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Differentiate or die

Differentiation is key to brand creation and brand management, and depends upon a fine balance between analytics and creativity

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Differentiate or die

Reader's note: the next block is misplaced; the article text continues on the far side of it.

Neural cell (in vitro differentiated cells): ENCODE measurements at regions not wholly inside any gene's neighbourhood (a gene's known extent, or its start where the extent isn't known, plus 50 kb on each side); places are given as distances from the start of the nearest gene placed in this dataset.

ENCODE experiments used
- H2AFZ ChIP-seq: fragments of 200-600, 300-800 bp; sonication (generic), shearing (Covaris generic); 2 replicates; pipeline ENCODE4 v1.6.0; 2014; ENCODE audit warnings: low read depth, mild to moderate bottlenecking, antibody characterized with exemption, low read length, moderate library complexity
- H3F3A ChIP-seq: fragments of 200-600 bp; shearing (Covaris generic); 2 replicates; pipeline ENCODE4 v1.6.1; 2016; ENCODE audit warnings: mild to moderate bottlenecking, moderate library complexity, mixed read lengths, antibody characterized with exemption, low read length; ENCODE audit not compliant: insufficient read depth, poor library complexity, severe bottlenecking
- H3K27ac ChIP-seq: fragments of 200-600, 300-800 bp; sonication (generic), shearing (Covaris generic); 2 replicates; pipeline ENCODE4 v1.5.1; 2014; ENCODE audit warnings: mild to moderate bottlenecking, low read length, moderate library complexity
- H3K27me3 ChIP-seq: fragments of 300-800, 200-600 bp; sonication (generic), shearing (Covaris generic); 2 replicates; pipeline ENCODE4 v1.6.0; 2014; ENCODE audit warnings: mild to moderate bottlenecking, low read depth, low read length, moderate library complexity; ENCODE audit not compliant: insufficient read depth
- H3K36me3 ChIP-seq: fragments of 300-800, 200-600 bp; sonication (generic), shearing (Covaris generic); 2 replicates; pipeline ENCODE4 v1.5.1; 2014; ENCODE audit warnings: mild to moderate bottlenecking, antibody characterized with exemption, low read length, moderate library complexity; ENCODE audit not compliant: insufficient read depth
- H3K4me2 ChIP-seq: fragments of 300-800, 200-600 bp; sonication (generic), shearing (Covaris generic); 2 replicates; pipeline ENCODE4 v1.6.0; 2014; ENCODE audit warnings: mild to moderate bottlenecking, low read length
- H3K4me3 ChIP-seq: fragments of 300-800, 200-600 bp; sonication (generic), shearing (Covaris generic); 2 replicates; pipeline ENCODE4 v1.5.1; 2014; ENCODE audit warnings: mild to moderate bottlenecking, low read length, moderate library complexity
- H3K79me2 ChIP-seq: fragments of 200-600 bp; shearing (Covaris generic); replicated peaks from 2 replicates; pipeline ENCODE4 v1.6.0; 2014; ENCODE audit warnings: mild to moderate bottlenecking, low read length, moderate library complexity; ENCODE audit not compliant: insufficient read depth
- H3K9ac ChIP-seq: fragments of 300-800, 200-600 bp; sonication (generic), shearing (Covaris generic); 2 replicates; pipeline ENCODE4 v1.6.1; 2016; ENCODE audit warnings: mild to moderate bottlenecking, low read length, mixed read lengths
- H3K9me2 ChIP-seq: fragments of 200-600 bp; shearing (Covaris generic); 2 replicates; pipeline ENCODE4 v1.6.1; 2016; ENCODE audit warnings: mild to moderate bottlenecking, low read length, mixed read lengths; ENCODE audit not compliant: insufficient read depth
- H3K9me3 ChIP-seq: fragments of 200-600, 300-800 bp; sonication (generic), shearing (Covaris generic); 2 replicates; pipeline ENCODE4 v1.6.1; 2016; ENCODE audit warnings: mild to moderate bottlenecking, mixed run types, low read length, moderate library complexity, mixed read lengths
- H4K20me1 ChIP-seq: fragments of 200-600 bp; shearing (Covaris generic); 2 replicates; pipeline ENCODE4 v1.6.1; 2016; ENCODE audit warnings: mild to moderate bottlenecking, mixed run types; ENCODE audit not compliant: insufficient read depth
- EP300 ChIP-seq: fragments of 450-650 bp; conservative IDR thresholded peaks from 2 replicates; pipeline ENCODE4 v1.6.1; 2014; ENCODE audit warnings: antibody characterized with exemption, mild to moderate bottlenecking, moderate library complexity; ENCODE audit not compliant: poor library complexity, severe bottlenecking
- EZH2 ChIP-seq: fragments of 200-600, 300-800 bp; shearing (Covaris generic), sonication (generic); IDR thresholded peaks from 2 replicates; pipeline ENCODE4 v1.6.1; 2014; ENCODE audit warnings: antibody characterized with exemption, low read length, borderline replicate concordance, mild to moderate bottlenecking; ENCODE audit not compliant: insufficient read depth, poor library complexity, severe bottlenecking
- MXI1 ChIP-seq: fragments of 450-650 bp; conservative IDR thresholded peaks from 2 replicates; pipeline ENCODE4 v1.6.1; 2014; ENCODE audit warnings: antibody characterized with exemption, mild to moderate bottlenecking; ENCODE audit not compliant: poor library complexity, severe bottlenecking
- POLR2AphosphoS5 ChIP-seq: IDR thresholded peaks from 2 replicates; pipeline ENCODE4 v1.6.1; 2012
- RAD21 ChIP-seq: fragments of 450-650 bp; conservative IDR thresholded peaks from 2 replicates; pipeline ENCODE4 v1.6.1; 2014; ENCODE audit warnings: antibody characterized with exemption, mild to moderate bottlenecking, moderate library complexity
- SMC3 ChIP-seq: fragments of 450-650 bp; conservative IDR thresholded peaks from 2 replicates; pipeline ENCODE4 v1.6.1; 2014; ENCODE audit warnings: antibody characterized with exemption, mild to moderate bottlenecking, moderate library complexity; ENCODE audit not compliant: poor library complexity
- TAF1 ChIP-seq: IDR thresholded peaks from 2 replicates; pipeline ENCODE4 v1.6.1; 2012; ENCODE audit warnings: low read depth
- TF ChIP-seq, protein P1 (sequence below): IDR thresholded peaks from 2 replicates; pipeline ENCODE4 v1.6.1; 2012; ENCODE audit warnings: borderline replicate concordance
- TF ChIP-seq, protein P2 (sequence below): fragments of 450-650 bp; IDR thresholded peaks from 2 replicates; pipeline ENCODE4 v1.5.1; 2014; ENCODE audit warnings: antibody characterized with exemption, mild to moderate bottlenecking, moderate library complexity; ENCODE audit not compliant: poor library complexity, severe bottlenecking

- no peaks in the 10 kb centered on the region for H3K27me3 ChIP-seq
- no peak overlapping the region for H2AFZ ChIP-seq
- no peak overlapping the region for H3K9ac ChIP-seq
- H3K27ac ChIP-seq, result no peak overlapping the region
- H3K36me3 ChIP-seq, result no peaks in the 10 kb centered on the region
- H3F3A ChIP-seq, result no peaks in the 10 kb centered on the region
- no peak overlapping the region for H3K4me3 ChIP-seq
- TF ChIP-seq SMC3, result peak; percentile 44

1. 1. Differentiate or die - if we do not, computers might as well do our jobs!<br />If you do not differentiate every marketing action you take, a computer can do your job better – and faster - today! Our ability as marketers to balance insights, experience and analytics with creativity, makes us able to add differentiated value to business. Often, the analysis itself will be the same for any brand in a given product or service category (i.e. like market segmentation), it will be the application by a given brand that will set the one apart from the other. That application must first and foremost differentiate. <br />Great differentiation depends upon the right analysis and insights, combined with intuition and creativity. <br />Without differentiated value that translates into a superior equity value or profit margin for a given brand, we are not leveraging our marketing resources better than any other company. In a world where value is created by leveraging the same resources better than rivals, marketing “same-ness” has no place. <br />Yet, marketing can only differentiate so far without substance, and when it does, it will not be sustainable. Truly differentiated brands start with high degrees of substance, often visible and tangible. In fact, the more tangible it is, the better. Alessi products make it fun to do normal kitchen chores like boiling water for tea, or making coffee. It makes it fun to set the table for dinner. It transcends the borders of “normality” and adds really well designed functional products, with a sense of fun and quirkiness. It turns ordinary experiences into exceptional ones. The design of Caterpillar products make them look strong, masculine and sturdy, hence the reason why it easily transcended the category of earth-moving equipment into related industrial applications and even fashion wear. Caesarstone surfaces are strong, beautiful, flexible and come in a range of colours and textures that are mind-blowing – it can be used in any space and on any surface where fashion combines with durability: despite many cheaper and similar products, it leads the category with regular innovation. To cite the example everyone uses, Apple delivers well-designed products that are fun and easy to use – and they are visibly different. Here the brand experience becomes a major differentiator, where it starts with physical performance delivery, and then translates into an emotional bond – or as some may call it – “love” for the brand. <br />In all these instances, differentiation has created significant brand equity – and a committed consumer that is prepared to pay a margin for these brands as they believe they offer higher value than less differentiated brands. <br />In many such products, the difference is visible and tangible: it looks different and delivers a different functionality and user interface. That is the foundation of differentiation. The exponential emotional benefits only exist because the brand delivers superior functionality.<br />Yet, differentiation remains the exception rather than the rule. <br />In my opinion, few marketers do differentiation well – in fact, many do not even use the term “differentiation” in their “language”. Yet, it is one of the cornerstones of branding: branding is about elevating a given brand above the generic product or service offer of the category. If it were not for branding, all offers in a given product or service category would be indistinguishable from one another - that is the basis of commoditization. If every product or service is the same in what it offers the consumer “why pay more” for a given one? Even though it may “work” in the short term, it is unlikely to “work” in the long term. <br />In a universe of brand and marketing communications clutter, product and service parity - and an increasingly informed consumer - differentiation is often over-looked, resulting in a sea of mediocrity, where everything is “ok” and generic, but few things are “exceptional”. When looking at most advertising, as an example, it often advertises the category far more than it advertises a given brand. As an example, we still see more people shaking their heads of shiny and flowing hair in shampoo commercials, than we are told why a given brand is better than its rivals. In car advertising, most show fairly standardized “beauty shots” of cars, even when stylistically the car is not unique. Most mobile phone companies still show people using their phones, as though people do not know that is what you do with a phone company. Arguably, such campaigns add very little real value to a brand, unless you are the brand leader. If you are not the brand leader, at worst such campaigns may even assist the brand leader more than the second or third tier brand. I have seen how campaigns that are generic get confused: where consumers ascribe the campaign to the leading brand. When this happens it means a total waste of marketing resources – and on top of that, an opportunity cost. Yet this is more the norm than the exception. This very same principle applies to all output of marketing: most are generic, not differentiated. Most products themselves are the same in what they offer the consumer, yet brand owners and marketers believe, for some miraculous reason, they will be successful, regardless. They will only be successful as long as the market growth – hence demand - is so high that it masks mediocrity. When the market stagnates or declines, un-differentiated brands are the first to suffer. And more importantly, their profit margins suffer. Many will say the best measure of differentiation lies in the margin a consumer will pay above the average of the category: this makes differentiation measurable and tangible. <br />The very same principle applies to most other marketing output. Brands increasingly have Facebook pages, without realizing that having a page has now become generic, it is what you do with this page in content terms, that is significant: people will only engage with the brand if its adds value to them in some way. To create impact in an over-crowded marketplace, you need to stand out from the crowd, and you only do that in two ways: spend far more money than everybody else - or be much smarter than everybody else by creating exceptional content people want to engage with. <br />In an era where brands stand and fall because of their inherent integrity, and where there is “no place to hide” for weak or average brands, differentiation is the most significant yardstick for marketing activities. On top of that, most brands experience significant resource constraints, so it has to take care to do things that are significant. The exponential loss experienced by average brands through un-differentiated actions is high. <br />Consumer brand value is based upon a “fluid” balance between value and price. If this equation becomes unbalanced, it results in a loss of either brand equity or business for the brand. Un-differentiated marketing and product or service delivery can do nothing to elevate the value-side of the equation. Amidst many brands competing for the same consumer dollar, it places the brand at a competitive disadvantage. Value is created when every step of the consumer value chain is considered and optimized. <br />Brand management is about building incremental brand value in all you do, and building incremental consumer value in all you do. If any marketing action does not do this, it has little ability to excite the consumer or grow the value of the brand. If marketing gets reduced to “average-ness”, computers will be better and faster at doing our jobs: they hold significant advantages in access to information and processing speed. <br />Generally, I have seen it takes hard work to differentiate – not only from marketers - from the entire business. How often have I heard marketers tell their agencies their brand is exactly the same as those of competitors, so the agency must create “magic” that will differentiate the brand. This is a very simplistic – and unsustainable – way to create differentiation. <br />Differentiation must be engrained into the DNA of a company: it must be the acid test of how companies work. <br />So, differentiate – or die!<br />